Air quality index

(Redirected from AQI)
Figure 1. Smog over New York City.[1] This would be an example of a day with a poor air quality index.

Air quality index (AQI) is a metric developed to communicate levels of pollution over a given location. Arbitrary numbers are used to describe the risk that air pollution poses at any given moment (see Figure 1). AQI is determined by measuring the concentration of various pollutants such as particulate matter, ground-level ozone, carbon monoxide and sulphur dioxide.[2] In a sense they can be looked at similarly to a weather report, as they inform an individual about the conditions of their environment. However, different countries have their own indices which correspond to differing air quality standards. This means that a "moderate" level of air pollution in one place might be considered "low-risk" in another. For example, the AQI in Canada is measured from 1-10, whereas in the UK it is measured from 0-500. Therefore, an AQI of 10 in the UK would be "low risk", whereas in Canada it would be considered "very high risk".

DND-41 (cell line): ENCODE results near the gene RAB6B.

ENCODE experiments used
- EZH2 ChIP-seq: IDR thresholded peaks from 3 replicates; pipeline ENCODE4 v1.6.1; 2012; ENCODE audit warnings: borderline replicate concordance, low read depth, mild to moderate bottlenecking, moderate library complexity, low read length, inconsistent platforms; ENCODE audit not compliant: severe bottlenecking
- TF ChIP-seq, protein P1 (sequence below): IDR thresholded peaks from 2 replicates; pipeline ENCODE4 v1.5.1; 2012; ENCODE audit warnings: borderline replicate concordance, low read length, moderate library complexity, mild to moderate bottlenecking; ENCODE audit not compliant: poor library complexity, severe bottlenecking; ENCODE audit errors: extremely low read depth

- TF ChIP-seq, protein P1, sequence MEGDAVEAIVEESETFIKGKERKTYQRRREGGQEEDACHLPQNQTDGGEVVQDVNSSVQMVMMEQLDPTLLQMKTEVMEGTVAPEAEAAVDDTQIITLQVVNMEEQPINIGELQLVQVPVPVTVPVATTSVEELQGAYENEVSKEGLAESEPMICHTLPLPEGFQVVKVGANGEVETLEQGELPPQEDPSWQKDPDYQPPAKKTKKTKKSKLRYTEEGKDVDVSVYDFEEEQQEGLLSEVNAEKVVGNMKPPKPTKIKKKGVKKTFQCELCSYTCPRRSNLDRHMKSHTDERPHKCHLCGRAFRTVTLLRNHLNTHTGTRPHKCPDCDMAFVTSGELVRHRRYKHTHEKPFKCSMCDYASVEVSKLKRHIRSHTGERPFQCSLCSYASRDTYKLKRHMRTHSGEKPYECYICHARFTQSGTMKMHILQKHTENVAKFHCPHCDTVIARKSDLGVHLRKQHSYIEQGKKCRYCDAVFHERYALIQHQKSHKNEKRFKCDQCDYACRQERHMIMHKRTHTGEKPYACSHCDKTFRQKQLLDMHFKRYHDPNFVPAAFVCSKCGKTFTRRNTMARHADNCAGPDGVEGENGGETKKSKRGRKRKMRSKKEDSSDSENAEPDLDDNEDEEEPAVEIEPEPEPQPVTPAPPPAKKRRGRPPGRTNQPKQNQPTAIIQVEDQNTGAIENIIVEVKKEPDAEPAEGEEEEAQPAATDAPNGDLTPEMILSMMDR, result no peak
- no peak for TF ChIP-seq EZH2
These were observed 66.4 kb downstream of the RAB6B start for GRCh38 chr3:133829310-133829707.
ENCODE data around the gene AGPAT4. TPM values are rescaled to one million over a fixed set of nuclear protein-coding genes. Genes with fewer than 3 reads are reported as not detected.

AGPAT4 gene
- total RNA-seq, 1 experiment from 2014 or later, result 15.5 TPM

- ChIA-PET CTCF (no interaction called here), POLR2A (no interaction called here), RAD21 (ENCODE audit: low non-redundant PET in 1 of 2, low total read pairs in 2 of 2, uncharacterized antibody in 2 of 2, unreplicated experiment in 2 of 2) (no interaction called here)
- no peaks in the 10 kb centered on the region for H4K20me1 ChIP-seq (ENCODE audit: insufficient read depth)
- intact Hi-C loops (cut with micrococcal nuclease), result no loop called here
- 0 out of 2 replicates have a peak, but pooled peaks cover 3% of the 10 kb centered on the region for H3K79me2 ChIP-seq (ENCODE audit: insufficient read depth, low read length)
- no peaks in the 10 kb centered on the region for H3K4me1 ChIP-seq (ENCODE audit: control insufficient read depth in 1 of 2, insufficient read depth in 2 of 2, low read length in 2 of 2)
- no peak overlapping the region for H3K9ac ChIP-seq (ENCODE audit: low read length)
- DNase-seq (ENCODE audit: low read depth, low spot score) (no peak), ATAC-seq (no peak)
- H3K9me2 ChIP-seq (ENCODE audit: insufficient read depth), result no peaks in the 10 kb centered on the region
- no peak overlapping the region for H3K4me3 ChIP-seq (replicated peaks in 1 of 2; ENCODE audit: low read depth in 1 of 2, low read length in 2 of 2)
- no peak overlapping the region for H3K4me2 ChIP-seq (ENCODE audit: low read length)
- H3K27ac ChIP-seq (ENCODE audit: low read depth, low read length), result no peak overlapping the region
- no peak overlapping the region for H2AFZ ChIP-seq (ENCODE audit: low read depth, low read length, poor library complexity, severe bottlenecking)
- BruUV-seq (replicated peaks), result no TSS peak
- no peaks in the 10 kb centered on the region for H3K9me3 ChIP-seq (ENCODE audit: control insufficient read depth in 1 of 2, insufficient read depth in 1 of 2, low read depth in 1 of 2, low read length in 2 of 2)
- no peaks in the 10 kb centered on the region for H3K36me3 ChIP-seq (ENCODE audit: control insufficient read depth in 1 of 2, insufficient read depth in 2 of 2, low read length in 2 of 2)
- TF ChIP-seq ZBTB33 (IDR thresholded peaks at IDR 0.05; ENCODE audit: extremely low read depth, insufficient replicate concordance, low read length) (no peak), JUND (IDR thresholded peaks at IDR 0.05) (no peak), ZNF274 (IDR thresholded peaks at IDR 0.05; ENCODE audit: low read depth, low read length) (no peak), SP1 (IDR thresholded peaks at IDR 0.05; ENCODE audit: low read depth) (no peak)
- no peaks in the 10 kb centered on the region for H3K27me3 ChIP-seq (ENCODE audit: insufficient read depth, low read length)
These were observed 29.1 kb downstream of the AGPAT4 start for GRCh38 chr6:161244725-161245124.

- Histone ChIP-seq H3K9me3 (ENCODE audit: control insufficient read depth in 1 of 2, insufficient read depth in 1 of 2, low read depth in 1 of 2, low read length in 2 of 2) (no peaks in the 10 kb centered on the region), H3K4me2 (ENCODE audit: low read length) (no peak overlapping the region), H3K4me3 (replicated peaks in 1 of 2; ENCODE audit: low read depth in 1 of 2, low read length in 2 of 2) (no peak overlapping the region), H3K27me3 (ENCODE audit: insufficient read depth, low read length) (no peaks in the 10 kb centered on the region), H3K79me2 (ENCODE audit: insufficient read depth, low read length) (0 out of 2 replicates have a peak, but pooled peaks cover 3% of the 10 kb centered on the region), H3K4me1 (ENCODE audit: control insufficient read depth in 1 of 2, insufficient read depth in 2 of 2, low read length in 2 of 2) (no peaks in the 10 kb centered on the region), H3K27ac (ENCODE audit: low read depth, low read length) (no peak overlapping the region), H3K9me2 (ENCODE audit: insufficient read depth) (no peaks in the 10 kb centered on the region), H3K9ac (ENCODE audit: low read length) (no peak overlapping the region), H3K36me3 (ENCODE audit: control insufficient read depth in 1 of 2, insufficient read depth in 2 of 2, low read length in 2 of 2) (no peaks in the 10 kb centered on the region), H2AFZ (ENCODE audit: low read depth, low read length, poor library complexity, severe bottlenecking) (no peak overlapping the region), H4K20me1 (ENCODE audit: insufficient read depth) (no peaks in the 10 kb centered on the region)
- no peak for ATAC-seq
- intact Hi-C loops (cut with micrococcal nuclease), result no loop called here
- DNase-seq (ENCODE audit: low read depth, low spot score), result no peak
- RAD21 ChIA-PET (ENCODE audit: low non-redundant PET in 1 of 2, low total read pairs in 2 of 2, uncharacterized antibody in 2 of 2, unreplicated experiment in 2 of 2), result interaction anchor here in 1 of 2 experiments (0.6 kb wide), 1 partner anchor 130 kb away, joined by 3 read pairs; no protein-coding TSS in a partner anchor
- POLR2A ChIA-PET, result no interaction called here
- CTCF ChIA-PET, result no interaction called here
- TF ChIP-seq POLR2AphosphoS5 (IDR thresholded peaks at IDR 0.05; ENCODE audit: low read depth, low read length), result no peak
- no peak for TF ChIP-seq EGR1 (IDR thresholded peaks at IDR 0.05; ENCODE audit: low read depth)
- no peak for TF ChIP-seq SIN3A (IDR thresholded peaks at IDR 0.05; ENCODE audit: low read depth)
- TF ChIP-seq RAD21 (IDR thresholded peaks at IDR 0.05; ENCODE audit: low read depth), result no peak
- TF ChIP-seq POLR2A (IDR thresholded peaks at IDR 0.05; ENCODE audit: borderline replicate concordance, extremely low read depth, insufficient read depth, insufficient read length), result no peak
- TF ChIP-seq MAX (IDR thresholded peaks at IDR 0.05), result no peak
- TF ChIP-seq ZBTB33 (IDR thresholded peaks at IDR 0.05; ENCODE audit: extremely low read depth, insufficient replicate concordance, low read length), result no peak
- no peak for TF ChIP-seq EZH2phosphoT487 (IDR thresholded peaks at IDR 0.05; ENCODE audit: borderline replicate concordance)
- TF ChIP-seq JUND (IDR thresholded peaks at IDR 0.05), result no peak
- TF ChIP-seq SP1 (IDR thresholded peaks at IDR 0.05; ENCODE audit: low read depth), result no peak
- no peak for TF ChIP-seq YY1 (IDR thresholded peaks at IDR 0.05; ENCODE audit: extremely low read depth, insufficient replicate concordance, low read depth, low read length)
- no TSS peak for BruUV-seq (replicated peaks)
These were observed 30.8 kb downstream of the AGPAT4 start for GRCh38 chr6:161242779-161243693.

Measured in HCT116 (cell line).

Figure 1. The AQI indices in Canada to measure the risk of pollutants for the general population, and at-risk ones.[3]

For the AQI's of different countries, visit the links below:

Rain can often dramatically improve air quality as seen in figure 2 below.

Figure 2. The air in China after rainfall (left) vs on a smoggy day (right).[4] The air on the left has a considerably better air quality index than the air on the right.

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